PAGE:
As I said at the beginning, stocks did pull back a bit last week but certainly not in a manner that would be upsetting to the bulls, the population of which is moving into extreme territory once again. The sentiment readings I follow are all flashing warning signs again and while they have done so periodically over the last year, they are now approaching Alfred E. Neumann heights. Investor’s Intelligence reports 62.2% bulls in their latest survey and with bears down in the teens, the spread between the two at over 40 points is near an all time high and above 96% of all historical readings. The American Association of Individual Investors shows bulls at nearly 45% and bears at 21.3 (and an all time low for cash in their asset allocation survey). Consensus reports 70% bulls and Market Vane 66%. The equity put/call ratio at .53 shows bullish calls almost twice as popular as their bearish cousins, puts. And as everyone else has been reporting, the volatility index is getting close to single digits, a level associated with extreme complacency.
Sentiment is not a short term timing signal and so extreme readings of this nature do not mean the market is about to crash. Indeed, the market has performed quite well in such conditions at times in the past, last year being a great recent example. 1999 also stands out as a period when the consensus, the crowd, got it right for a while and more than a few basis points. And that may be the case again for a while but this does tell you that being bullish is hardly contrarian and as such is unlikely to lead to large, sustainable gains. The key word there being sustainable of course; those who believe they can identify the turning point when it comes should feel free to carry on swimming with the current and watching the same technical signals as everyone else.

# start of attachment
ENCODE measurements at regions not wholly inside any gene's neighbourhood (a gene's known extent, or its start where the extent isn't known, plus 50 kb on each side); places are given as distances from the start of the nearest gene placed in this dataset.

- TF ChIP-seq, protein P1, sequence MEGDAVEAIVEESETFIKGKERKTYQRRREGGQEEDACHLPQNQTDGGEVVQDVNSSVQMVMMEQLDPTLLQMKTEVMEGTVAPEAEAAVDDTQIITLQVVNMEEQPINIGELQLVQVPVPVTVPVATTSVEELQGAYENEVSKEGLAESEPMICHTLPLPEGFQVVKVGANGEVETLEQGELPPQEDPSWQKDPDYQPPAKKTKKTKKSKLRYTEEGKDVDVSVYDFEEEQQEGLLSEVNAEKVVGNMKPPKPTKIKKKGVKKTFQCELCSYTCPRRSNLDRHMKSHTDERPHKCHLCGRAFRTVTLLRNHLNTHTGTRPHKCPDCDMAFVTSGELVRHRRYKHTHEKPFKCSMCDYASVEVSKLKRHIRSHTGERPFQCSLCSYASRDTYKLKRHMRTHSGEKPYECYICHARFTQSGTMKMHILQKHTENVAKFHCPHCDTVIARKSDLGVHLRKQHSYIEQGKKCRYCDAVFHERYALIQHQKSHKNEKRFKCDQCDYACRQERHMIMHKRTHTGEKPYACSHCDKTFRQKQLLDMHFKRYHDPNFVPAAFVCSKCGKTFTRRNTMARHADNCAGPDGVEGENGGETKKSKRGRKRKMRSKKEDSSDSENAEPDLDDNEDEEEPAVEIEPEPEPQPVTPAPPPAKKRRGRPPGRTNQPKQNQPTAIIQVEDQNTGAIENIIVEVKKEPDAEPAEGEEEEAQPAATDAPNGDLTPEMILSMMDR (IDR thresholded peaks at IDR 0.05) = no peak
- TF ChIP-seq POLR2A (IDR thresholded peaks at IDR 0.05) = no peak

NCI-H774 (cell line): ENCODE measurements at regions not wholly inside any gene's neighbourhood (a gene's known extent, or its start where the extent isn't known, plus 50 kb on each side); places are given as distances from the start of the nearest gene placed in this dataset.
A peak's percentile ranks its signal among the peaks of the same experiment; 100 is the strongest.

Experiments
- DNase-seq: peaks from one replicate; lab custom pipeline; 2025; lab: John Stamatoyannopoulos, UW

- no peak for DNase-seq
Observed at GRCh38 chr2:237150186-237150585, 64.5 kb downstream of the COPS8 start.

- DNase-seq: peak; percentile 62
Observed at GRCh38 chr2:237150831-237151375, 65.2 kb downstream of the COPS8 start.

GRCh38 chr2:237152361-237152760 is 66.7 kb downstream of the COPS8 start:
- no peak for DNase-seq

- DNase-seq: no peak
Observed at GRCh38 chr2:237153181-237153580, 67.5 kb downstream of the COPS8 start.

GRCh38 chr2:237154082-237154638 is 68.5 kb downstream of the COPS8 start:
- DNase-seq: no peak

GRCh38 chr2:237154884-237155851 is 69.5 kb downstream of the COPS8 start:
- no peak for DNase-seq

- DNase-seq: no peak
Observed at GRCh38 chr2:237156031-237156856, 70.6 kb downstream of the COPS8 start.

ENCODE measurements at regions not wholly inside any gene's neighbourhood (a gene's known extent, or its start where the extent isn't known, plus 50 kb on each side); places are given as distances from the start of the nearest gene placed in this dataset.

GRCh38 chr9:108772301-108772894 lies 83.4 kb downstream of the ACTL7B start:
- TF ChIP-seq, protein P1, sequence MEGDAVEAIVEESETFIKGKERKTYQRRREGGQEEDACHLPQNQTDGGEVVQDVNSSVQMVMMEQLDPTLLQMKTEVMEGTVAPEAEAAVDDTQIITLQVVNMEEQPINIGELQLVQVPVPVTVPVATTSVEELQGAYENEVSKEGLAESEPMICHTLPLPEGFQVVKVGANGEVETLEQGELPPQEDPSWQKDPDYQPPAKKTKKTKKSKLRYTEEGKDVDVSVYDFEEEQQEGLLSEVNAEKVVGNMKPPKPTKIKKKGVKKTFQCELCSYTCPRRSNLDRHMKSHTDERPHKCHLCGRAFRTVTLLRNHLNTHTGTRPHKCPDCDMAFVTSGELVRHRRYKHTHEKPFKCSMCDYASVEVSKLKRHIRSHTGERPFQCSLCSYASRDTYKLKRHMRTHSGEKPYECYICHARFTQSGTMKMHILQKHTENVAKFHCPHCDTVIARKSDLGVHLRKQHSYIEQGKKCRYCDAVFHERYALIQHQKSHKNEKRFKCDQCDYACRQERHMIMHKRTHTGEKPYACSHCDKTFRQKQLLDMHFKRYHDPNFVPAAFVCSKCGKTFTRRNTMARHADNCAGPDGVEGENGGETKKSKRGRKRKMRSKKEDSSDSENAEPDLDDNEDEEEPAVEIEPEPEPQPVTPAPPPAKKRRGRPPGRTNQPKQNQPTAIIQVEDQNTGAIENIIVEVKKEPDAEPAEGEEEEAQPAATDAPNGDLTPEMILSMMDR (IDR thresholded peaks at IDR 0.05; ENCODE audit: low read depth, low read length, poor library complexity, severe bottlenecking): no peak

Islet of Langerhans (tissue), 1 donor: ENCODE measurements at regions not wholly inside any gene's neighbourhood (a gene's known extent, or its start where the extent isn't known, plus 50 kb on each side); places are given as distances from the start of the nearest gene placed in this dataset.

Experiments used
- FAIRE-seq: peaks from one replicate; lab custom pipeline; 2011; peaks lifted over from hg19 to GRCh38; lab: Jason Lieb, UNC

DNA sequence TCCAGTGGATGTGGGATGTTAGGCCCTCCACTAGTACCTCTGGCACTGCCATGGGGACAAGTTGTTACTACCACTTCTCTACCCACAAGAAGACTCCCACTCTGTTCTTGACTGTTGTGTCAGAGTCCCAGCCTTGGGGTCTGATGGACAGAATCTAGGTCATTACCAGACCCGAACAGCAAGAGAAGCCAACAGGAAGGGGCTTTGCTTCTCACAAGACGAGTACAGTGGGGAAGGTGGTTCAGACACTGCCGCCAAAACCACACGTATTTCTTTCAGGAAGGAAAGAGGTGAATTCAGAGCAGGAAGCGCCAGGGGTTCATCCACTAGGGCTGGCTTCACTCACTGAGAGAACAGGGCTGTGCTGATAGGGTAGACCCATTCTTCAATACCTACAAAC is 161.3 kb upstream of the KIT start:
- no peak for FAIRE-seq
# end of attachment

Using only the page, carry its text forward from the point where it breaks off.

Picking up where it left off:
Neither does it mean that there are no places to invest in the world as there are still a few markets that are viewed with considerable skepticism. China is reckoned to be on the verge of a credit meltdown and no one thinks Brazil can do anything right except on the futbol pitch. Russia, it goes without saying I suppose, is considered a leper in the global financial system, something that hasn’t prevented its ETF (NYSEARCA:RSX) from rallying a smart 25% over the last month or so. Those aren’t recommendations by the way, just observations. I do find it interesting that both China and Brazil have seen their currencies rise recently, an indication that at least some investors are willing to overlook their current, well publicized troubles. As I’ve said a number of times, currencies tend to move on growth expectations and while currency markets aren’t infallible, it is often a self-fulfilling prophecy as the capital inflows that raise the currency also create the growth that is anticipated by the currency markets.